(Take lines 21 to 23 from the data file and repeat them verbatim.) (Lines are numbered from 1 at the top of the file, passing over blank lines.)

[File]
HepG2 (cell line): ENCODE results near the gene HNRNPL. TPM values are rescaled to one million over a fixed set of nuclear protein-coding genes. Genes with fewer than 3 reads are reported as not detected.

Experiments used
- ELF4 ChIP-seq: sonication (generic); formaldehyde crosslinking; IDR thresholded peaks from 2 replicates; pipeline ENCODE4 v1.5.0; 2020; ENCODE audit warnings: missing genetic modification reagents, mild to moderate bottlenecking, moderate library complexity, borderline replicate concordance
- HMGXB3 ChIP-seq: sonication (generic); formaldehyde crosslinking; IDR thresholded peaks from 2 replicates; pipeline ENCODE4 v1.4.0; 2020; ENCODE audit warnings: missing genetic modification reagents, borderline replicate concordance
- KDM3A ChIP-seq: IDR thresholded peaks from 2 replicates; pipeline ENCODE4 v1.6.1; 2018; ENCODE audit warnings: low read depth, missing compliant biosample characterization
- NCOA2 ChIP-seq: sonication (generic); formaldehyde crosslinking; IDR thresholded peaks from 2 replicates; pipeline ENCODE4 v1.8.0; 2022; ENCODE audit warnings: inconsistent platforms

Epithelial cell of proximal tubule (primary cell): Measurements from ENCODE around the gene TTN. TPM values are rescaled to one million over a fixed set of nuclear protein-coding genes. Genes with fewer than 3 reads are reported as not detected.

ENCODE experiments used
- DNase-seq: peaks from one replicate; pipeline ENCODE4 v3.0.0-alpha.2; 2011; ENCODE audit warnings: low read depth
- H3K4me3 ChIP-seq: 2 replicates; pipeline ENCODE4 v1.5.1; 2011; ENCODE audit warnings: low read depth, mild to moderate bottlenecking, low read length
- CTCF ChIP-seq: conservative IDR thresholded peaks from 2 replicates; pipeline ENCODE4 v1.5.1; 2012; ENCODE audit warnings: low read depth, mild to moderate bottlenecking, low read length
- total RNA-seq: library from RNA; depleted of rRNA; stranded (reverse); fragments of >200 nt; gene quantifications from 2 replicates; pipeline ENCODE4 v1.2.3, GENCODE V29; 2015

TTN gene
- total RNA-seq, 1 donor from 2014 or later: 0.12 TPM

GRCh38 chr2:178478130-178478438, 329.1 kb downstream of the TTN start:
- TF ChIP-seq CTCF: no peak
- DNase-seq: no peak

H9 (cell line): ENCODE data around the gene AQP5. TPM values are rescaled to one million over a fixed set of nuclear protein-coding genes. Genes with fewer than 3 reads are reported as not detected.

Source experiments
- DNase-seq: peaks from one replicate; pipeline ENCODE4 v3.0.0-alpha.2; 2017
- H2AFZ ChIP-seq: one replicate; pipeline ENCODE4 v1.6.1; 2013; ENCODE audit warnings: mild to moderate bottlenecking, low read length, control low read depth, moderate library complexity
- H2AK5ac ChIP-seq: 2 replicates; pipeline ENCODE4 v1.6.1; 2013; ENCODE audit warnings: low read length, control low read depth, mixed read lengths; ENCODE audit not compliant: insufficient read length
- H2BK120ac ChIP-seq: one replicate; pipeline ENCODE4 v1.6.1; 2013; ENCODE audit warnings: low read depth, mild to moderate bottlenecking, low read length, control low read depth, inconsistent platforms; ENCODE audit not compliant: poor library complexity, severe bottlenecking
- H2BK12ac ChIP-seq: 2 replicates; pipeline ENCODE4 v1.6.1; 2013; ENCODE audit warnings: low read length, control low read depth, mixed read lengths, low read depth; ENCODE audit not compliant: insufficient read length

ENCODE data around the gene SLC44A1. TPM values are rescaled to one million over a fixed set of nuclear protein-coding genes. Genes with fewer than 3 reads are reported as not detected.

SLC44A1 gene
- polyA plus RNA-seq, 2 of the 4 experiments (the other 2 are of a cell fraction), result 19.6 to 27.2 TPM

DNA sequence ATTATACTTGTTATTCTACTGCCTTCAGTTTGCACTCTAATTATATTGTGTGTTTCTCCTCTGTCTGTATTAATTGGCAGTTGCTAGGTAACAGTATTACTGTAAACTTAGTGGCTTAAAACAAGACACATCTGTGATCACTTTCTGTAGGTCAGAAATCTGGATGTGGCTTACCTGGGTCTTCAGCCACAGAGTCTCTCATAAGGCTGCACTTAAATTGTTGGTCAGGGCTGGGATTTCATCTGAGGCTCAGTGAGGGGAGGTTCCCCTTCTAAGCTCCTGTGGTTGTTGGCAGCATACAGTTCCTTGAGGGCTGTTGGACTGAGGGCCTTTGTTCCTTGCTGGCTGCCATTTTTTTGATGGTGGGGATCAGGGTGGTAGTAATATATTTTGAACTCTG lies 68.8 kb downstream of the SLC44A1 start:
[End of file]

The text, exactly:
- H2AFZ ChIP-seq: one replicate; pipeline ENCODE4 v1.6.1; 2013; ENCODE audit warnings: mild to moderate bottlenecking, low read length, control low read depth, moderate library complexity
- H2AK5ac ChIP-seq: 2 replicates; pipeline ENCODE4 v1.6.1; 2013; ENCODE audit warnings: low read length, control low read depth, mixed read lengths; ENCODE audit not compliant: insufficient read length
- H2BK120ac ChIP-seq: one replicate; pipeline ENCODE4 v1.6.1; 2013; ENCODE audit warnings: low read depth, mild to moderate bottlenecking, low read length, control low read depth, inconsistent platforms; ENCODE audit not compliant: poor library complexity, severe bottlenecking